The widening chasm between resource supplies and human demand is sparking a serious discourse on how we can balance economic growth and environmental sustainability.
A confluence of factors is in play that is putting an unprecedented strain on critical natural resources. The foremost reason is the high demand for resources driven by exponential population growth and income levels in recent decades, with projected demand increasing further to supply a forecasted 10 billion people by mid-century.
Water scarcity is currently a pressing issue worldwide, affecting two-thirds of the global population, according to data published by the United Nations. This dire figure is projected to rise and affect almost half of the global population by the year 2025, potentially displacing 700 million people by 2030 due to intense water scarcity.
The limited surveillance over natural resources and lax environmental regulations has also led to unfavourable practices, such as deforestation, illegal fishing and overfishing, and pollution. Furthermore, public awareness campaigns need to be intensified to nudge consumers towards metering their consumption and reducing preventable wastage.
Governments need to rise to the challenge of sustaining resources in an ambitious, innovative, and collaborative manner. Natural resources are the heartbeats of our planet, allowing us to thrive and manage our daily demands for energy, water, and food in a productive way.
Moreover, diminishing resources could put strains on global markets as supplies become too limited to accommodate demand, causing international and regional instabilities and tensions as countries vie for various methods to safeguard their own resources.
Recent examples include banning the export of resources and price volatility of oil and food staples. Climate change is further fanning the flame on sustaining natural resources by speeding depletion rates. Unaddressed, the consequences of resource scarcity could lead to dire consequences, including price volatility, poverty, diminished livelihoods, mass displacement and emigration, civil unrest, conflicts, and national security issues.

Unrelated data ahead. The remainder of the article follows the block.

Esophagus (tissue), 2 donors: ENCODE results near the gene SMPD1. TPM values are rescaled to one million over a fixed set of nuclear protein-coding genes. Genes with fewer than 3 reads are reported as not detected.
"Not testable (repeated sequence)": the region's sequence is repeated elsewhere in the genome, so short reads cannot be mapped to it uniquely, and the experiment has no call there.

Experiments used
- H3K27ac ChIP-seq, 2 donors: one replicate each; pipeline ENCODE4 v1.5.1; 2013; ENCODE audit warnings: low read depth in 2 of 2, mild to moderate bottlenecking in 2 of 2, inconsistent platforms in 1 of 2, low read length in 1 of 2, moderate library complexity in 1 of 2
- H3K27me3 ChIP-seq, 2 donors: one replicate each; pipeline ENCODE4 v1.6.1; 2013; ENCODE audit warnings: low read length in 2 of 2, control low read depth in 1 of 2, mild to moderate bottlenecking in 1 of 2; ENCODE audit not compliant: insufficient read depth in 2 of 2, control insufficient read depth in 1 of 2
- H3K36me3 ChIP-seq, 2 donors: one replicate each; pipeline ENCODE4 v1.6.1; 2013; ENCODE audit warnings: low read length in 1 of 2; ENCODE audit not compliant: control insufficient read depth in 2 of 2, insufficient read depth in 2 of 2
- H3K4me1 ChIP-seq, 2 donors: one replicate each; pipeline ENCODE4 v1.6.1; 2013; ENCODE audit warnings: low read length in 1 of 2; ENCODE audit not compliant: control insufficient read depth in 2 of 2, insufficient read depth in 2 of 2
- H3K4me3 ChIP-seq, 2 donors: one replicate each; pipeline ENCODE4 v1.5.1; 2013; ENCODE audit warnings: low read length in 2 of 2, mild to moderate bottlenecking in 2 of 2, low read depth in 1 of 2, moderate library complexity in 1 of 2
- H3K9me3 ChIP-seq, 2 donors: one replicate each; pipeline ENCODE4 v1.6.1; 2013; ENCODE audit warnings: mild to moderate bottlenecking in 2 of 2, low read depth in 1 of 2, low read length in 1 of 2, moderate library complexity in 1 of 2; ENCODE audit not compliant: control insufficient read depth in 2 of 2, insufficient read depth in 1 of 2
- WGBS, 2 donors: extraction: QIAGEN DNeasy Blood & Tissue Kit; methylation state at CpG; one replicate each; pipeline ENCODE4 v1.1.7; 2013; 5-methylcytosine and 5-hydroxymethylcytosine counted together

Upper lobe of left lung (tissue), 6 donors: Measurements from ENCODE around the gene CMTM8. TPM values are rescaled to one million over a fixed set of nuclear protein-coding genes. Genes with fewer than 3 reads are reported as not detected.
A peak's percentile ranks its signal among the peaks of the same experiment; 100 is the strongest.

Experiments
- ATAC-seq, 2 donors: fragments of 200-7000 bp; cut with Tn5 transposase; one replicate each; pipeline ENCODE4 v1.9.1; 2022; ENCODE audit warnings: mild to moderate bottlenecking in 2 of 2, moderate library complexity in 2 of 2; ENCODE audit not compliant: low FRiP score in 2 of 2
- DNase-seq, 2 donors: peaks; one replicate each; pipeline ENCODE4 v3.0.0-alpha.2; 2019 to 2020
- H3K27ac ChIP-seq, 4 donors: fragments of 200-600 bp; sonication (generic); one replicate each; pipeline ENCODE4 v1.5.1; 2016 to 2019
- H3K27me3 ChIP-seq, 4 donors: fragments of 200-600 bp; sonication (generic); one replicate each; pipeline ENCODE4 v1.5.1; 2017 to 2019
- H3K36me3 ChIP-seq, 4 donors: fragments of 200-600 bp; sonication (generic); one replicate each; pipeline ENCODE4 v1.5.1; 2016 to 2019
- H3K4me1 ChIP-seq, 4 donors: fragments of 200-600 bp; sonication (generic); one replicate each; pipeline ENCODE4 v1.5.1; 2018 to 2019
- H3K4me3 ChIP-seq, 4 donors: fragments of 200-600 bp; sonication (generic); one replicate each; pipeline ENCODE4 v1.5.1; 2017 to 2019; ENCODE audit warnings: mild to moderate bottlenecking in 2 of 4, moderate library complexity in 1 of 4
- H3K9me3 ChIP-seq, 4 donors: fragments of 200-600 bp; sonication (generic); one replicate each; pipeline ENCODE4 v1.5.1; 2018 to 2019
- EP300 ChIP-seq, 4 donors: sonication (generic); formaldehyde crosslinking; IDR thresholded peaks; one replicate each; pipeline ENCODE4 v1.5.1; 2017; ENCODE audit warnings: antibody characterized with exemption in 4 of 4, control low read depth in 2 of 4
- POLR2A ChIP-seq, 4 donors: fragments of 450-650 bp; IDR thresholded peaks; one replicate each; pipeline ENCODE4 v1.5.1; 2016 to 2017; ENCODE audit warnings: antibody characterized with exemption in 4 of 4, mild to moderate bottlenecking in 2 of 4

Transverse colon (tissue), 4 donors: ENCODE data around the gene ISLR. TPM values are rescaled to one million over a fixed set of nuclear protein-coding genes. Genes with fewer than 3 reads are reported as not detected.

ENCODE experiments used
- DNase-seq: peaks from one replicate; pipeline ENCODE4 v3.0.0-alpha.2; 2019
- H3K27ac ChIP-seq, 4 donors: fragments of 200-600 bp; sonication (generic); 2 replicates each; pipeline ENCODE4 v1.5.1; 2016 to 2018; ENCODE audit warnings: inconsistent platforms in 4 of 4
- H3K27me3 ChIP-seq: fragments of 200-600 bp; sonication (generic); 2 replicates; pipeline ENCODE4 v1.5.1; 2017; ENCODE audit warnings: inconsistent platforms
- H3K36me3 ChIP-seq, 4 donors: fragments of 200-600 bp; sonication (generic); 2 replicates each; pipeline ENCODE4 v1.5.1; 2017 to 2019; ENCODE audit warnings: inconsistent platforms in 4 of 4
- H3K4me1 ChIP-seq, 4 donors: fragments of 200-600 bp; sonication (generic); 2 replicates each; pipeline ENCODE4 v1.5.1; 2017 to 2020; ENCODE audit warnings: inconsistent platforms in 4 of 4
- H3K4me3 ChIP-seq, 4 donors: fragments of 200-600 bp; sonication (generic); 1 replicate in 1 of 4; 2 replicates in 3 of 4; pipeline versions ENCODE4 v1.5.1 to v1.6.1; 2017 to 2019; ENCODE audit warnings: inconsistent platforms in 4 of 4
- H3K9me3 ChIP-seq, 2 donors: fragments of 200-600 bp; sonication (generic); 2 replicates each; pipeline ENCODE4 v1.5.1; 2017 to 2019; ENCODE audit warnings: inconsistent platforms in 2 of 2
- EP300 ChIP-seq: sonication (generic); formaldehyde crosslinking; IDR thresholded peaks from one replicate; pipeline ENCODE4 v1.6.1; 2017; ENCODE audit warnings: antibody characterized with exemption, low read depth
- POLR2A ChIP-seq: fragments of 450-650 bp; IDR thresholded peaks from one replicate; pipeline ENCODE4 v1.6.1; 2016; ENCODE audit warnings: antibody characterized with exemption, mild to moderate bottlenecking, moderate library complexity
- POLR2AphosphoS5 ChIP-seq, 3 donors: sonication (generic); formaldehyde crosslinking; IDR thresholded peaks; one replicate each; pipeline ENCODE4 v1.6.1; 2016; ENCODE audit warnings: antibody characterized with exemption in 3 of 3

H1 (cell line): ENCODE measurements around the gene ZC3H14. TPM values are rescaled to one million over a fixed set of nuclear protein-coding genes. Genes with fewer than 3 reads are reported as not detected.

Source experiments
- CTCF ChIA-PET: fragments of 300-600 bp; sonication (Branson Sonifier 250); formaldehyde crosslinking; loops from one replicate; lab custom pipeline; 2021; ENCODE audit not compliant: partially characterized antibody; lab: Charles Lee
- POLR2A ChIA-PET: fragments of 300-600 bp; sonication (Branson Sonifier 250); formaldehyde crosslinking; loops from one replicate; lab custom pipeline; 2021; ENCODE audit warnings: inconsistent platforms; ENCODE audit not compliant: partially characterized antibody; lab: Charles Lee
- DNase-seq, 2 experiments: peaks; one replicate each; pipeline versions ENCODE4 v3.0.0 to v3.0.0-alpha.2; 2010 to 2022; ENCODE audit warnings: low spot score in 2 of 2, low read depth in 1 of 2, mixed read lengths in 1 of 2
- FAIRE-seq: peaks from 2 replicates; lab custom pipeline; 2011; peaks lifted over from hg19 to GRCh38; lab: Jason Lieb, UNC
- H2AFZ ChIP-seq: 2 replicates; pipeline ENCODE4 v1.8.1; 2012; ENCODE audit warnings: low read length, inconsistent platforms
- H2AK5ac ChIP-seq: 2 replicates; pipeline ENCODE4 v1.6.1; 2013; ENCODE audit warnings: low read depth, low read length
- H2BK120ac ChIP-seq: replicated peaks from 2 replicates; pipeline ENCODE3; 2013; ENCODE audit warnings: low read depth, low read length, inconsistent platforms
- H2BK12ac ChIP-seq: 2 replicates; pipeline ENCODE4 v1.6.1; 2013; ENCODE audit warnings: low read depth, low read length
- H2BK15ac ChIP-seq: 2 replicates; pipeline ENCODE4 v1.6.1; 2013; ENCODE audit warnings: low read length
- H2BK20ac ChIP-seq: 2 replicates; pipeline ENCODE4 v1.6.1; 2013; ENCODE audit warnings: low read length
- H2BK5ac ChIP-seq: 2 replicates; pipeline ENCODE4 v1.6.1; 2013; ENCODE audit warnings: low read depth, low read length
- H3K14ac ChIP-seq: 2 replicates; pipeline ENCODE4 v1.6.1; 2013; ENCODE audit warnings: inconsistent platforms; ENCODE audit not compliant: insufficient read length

The starting point would be for national governments to formulate comprehensive policies that address every aspect of sustainable resource management and propose pioneering solutions in the fields of food and water strategy, circular economy, transportation, business operations, green buildings, and waste management.
Analysts should conduct regular extensive assessments on the status of resources in their countries in order to plan, adapt, and implement effective solutions accordingly. This purview would also alert policymakers on volatile situations and early warning signs that would necessitate urgent actions in order to mitigate the repercussions of high-risk events.
Ample reserves that could last for up to a year would also ensure resilience, price stability, and adequate social protection when unexpected events occur on the global stage.
The shift towards climate-friendly solutions will unlock an investment opportunity of more than $29.4 trillion by 2030 in just emerging markets alone, according to a report by the International Finance Corporation.